Dessert can mean different things for different people, or even different foods for the same person on different days. Either way, it tastes great and it’s like a reward — you feel good when you get to eat something sweet as a treat.
But desserts are high in sugar and carbs — there’s no getting around that stereotype. You might think that you need to say goodbye to it when you're training, since sugar and white flour aren’t healthy and can make you feel more lethargic and bloated. So, do athletes actually need to ditch dessert?
“When training, dessert can still be a normal part of your eating pattern," Kelly Jones, MS, RD, CSSD, LDN, says. "Depending on your personal digestive system, you may need to pay attention to the composition and quantity eaten around difficult training sessions, and back off of certain sweet foods right before a race.”
You can keep dessert in your diet as an athlete, just in a healthy way. Here’s how.
What Is a Good Dessert for Athletes?
Desserts That Aren't Super High in Saturated Fat
“In general, dessert foods that are very rich in saturated fat or those that are fried may impact the digestive tract and therefore your workout later or the next day," Jones says. "So if you train in the afternoon or evening, I'd advise almost anyone to skip dessert after lunch and plan to have it after dinner instead."
However, if you typically have a treat at night, you need to weigh out how tomorrow's workout looks. For example, ice cream may cause moderate bloating for some people, because it is high in saturated fat, sugar, and carbs.
“If you're craving ice cream one night but don't have a tough workout in the morning, you may just enjoy what you're craving since you have some time for your digestive tract to calm down before you train again,” she says. “However, if you have an important training session or a competition the next day, you may skip it, or choose a smaller portion of a dairy-free option that you know doesn't impact your digestive tract."
It Doesn’t Always Seem Like Dessert, but It's Naturally Sweet
However, if — to you — dessert often looks more like some yogurt with berries and granola, have at it!
“So long as it's a protein-rich yogurt option, this could actually be a great evening snack to supply carbs and protein for nighttime repair processes,” Jones says.
Dark chocolate with almond butter, or maple oatmeal with a ripe banana and nut butter may also satisfy nighttime cravings for many people. You can even try a healthier mug cookie or muffin.
“But don't try to convince yourself that these more nutrient-rich dessert options are what you enjoy if you're really craving something else," she says. "That can ultimately lead to binging on the dessert that you're actually craving, which could impact your digestive function and mood for days. Therefore, it is way more detrimental to training or competition than if you just enjoyed a smaller portion of the food that you like in the first place."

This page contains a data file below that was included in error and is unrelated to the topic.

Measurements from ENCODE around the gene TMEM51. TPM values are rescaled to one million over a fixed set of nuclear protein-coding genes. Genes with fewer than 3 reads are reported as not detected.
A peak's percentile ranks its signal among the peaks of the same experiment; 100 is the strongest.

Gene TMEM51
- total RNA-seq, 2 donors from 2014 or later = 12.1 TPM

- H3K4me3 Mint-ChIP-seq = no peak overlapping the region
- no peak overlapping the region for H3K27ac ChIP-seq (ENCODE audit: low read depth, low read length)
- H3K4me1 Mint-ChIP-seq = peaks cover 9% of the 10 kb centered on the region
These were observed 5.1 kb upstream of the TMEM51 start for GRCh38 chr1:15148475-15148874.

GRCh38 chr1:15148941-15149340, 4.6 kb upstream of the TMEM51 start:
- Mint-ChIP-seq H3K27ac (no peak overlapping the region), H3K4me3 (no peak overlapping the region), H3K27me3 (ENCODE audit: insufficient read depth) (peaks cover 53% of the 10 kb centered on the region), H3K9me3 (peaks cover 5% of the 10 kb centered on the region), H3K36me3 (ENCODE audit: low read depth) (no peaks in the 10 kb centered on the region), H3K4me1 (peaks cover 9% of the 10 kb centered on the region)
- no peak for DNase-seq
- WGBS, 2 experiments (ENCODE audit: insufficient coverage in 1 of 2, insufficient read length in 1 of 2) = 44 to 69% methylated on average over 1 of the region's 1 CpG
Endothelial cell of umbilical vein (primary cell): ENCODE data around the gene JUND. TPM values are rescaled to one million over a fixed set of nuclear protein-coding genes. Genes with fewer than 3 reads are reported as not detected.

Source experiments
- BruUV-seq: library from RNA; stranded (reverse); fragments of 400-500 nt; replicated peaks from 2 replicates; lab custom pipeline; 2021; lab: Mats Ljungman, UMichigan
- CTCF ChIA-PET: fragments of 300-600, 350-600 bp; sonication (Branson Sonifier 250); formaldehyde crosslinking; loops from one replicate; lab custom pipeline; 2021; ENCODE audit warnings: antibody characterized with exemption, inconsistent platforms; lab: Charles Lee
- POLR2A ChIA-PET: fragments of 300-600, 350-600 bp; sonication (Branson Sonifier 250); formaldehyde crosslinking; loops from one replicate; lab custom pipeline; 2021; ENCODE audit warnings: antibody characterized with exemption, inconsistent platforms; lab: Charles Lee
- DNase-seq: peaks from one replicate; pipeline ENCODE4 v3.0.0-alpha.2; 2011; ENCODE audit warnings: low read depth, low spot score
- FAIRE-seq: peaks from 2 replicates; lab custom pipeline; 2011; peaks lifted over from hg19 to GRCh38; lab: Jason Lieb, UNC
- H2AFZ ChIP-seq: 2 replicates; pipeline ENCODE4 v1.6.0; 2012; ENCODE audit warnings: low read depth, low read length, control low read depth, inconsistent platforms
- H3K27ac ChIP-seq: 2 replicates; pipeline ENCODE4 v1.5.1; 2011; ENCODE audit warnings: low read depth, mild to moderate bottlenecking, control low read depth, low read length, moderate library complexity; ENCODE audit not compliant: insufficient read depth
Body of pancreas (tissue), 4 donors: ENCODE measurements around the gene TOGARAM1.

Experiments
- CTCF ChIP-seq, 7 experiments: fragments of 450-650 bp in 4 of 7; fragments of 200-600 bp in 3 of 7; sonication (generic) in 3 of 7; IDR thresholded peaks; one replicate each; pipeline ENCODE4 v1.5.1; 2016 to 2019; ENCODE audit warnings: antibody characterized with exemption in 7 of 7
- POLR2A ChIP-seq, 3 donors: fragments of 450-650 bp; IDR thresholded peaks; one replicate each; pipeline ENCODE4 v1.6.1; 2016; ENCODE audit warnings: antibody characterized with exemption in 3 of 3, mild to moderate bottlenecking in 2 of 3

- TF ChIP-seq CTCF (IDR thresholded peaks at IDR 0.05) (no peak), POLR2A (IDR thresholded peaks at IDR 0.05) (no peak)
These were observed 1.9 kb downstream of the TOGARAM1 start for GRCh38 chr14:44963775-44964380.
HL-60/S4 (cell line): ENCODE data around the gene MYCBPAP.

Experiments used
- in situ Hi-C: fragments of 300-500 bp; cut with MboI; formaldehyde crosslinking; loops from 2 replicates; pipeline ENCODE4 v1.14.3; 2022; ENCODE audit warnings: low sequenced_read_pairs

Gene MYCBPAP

Pay Attention to Cravings and Indulge When They Appear
If you notice that you have strong cravings for sweets every night rather than randomly desiring dessert at various times, it may be a sign that you aren't eating enough calories or carbs, or that your meals are poorly balanced in macronutrients (meaning they are low in any of the following: carbs, fiber, protein, or fat).
“In that case, satisfy your craving in the moment, but then try to eat more earlier in the day for several days to see if your evening sweets cravings become less regular,” she says.
If you truly want dessert, enjoy it. But you don't need to start eating it if you'd rather just have balanced mid-morning, afternoon, and evening snacks.
“If you like to enjoy dessert at night a few hours after dinner and you're in a heavy training period, evaluate what you're getting out of that dessert and consider adding something with it so you're providing more recovery nutrients,” she says.
For example, if chocolate chip cookies are your favorite dessert, consider enjoying one or two with Greek yogurt to add protein, which will stabilize blood sugar and improve muscle repair and strength.
“For those with daily training sessions lasting longer than an hour or even two-a-day workouts, don't worry so much about sugar and instead focus on bringing balance to your snacks,” she advises.
If sugary candy is your favorite thing to snack on, add some fat in addition to protein to stabilize your blood sugar response and also offer more nutrients for recovery. It’s easy to combine ingredients and increase fat and protein count on naturally-sweet, portioned-out desserts.
“That may even look like a spoonful of natural peanut butter, or making a healthy strawberry milkshake,” she says.